In addition to these brutalities, bears on bile farms are often subjected to cruel and painful procedures to eliminate any possibility that they can fight back. Their teeth are cut back to gum level. Their paw tips are hacked away to make them less dangerous. And aside from the mutilations imposed upon them, many bears self-mutilate by constantly banging or rubbing their heads against cage bars.

Although there has been some recognition that these practices are wrong, there is no easy fix. Bear farming is now actually illegal in Vietnam, but, nevertheless, the practice continues. In fact, there remain some 2,000 bears left on farms. Many still have their bile illegally extracted after being subjected to a crude anesthesia using illegal drugs. The semi-conscious bears are then jabbed with a four-inch needle until the bile is found. It is drawn from the bodies via a mechanical pump.

Photo by Peter Yuen

Animals Asia has rescued over 500 bears from this industry. We have been instrumental in the development ofsanctuaries in China and Vietnam – and we are currently facilitating theongoing conversion of transitioning a bear farm to a sanctuary in Nanning, China. This latest rescue followed a brave bear farmer’s very public assertion that the industry is both “cruel and hopeless.”

Fundamental to this rescue – and to our ongoing evidence of how bear bile farming exploits and kills members of endangered species of bears – is our work with the traditional medicine community. One of our most successful campaigns is Healing without Harm, a campaign collaborating with practitioners of traditional medicine, independent pharmacists, and pharmacy chains. The campaign also engages collaborations with pathologists and liver specialists in China and Vietnam to gather evidence on the implications for human health of consuming contaminated bile from diseased farm bears.

As the Council Member of the World Federation of Chinese Medicine Societies Herbal Committee, I have been fortunate to have met many traditional medicine doctors who have no compunction in emphasizing that bear bile has no place in their discipline today. One such practitioner, Lixin Huang, who is Chairman of the American College of Traditional Chinese Medicine, goes so far as to say, “We ask bear farmers not to use the excuse of traditional medicine as a reason for farming bears, because we do not need bear bile to save patients’ lives.” This is a bold statement, considering that bear bile has been used for thousands of years in Asian pharmacopeia.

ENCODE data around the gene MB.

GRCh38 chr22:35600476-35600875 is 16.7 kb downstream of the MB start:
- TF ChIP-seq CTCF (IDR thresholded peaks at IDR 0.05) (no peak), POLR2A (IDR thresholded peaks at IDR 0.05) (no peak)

HWH practitioner Dr Gao Yimin, a TCM practitioner for more than 50 years​​​​, alongside  Jill

As these practitioners point out, bear bile is simply not needed. In traditional medicine, bear bile’s function is easily replaced by herbs. That is why Animals Asia’s Healing without Harm campaign is making such incredible strides. A press conference this September saw a remarkable 1,945 traditional Chinese medicine shops and pharmacies, pharmaceutical companies, and hospitals joining our efforts. They effectively boycotted bile products, and in doing so, highlighted practitioners’ respect of – and duty to protect – China’s bears. The comments made at that press conference showed the enormous support within the traditional medicine community. In the words of Sun Weidong, the Director of the Changsha Food and Drug Administration: